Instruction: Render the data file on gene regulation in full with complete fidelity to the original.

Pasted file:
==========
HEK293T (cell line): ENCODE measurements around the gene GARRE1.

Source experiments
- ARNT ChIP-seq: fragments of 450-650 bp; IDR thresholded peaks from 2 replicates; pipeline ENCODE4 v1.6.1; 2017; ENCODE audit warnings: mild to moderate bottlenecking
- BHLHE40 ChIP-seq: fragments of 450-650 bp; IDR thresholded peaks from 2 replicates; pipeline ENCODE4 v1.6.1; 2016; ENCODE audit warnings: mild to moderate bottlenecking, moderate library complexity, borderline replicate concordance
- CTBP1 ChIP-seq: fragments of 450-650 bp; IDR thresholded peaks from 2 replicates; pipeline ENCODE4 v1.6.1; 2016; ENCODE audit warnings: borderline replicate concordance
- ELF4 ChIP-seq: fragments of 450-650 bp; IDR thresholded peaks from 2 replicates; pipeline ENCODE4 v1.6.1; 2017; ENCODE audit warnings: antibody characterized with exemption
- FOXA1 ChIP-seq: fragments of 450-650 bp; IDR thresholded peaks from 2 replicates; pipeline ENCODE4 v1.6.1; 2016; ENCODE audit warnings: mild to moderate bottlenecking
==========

HEK293T (cell line): ENCODE measurements around the gene GARRE1.

Source experiments
- ARNT ChIP-seq: fragments of 450-650 bp; IDR thresholded peaks from 2 replicates; pipeline ENCODE4 v1.6.1; 2017; ENCODE audit warnings: mild to moderate bottlenecking
- BHLHE40 ChIP-seq: fragments of 450-650 bp; IDR thresholded peaks from 2 replicates; pipeline ENCODE4 v1.6.1; 2016; ENCODE audit warnings: mild to moderate bottlenecking, moderate library complexity, borderline replicate concordance
- CTBP1 ChIP-seq: fragments of 450-650 bp; IDR thresholded peaks from 2 replicates; pipeline ENCODE4 v1.6.1; 2016; ENCODE audit warnings: borderline replicate concordance
- ELF4 ChIP-seq: fragments of 450-650 bp; IDR thresholded peaks from 2 replicates; pipeline ENCODE4 v1.6.1; 2017; ENCODE audit warnings: antibody characterized with exemption
- FOXA1 ChIP-seq: fragments of 450-650 bp; IDR thresholded peaks from 2 replicates; pipeline ENCODE4 v1.6.1; 2016; ENCODE audit warnings: mild to moderate bottlenecking